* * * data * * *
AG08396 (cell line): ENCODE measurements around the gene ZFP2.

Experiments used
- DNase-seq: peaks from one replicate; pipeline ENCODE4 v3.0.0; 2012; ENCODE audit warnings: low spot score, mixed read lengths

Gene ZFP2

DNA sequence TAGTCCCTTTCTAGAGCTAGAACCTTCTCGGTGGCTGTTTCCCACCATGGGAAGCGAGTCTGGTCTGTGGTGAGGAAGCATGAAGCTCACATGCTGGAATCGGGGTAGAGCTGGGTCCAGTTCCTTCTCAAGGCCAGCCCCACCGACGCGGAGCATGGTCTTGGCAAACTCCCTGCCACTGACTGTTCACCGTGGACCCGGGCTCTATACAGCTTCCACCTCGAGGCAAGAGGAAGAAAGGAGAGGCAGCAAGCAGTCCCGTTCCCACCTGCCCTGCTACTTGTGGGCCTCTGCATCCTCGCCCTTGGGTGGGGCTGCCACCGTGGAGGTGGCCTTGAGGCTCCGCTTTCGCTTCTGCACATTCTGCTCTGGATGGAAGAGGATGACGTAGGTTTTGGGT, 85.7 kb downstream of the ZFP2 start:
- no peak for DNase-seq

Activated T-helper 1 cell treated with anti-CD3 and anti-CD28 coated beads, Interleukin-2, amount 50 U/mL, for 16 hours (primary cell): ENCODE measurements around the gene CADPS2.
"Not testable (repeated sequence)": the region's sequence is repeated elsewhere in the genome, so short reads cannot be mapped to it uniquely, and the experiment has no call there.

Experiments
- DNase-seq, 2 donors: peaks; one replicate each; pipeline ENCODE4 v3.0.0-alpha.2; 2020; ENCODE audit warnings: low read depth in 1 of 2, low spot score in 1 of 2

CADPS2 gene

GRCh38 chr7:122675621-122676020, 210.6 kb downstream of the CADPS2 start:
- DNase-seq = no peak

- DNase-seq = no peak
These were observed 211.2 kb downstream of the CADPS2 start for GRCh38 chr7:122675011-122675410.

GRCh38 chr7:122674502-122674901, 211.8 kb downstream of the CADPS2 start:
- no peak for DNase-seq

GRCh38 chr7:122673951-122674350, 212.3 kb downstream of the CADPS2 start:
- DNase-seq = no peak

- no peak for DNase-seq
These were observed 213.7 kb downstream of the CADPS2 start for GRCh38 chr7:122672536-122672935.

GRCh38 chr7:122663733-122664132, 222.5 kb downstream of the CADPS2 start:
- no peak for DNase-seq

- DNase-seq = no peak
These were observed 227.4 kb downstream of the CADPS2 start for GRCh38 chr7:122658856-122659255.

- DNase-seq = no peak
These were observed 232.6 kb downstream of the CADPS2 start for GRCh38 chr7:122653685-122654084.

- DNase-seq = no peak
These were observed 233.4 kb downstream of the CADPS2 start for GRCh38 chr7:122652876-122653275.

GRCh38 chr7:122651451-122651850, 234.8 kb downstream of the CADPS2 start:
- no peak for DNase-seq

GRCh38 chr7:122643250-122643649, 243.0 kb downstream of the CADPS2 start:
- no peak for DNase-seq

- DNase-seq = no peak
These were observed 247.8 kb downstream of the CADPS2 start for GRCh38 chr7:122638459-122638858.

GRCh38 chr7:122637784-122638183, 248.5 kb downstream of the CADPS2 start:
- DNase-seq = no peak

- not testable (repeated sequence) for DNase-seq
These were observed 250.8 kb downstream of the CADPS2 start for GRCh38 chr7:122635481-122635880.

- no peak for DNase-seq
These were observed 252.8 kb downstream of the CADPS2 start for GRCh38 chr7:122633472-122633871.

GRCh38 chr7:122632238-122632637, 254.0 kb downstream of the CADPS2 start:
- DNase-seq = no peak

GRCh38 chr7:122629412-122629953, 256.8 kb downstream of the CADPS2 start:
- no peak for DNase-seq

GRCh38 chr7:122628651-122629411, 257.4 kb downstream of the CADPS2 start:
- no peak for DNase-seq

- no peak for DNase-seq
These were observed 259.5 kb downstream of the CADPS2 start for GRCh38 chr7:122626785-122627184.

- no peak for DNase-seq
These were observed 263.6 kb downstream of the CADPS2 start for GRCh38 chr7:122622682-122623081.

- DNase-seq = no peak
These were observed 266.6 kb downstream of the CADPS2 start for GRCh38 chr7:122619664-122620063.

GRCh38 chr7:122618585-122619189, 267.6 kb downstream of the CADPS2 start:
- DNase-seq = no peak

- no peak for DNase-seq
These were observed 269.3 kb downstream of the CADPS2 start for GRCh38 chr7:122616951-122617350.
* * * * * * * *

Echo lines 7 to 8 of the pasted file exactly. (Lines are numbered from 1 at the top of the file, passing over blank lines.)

Activated T-helper 1 cell treated with anti-CD3 and anti-CD28 coated beads, Interleukin-2, amount 50 U/mL, for 16 hours (primary cell): ENCODE measurements around the gene CADPS2.
"Not testable (repeated sequence)": the region's sequence is repeated elsewhere in the genome, so short reads cannot be mapped to it uniquely, and the experiment has no call there.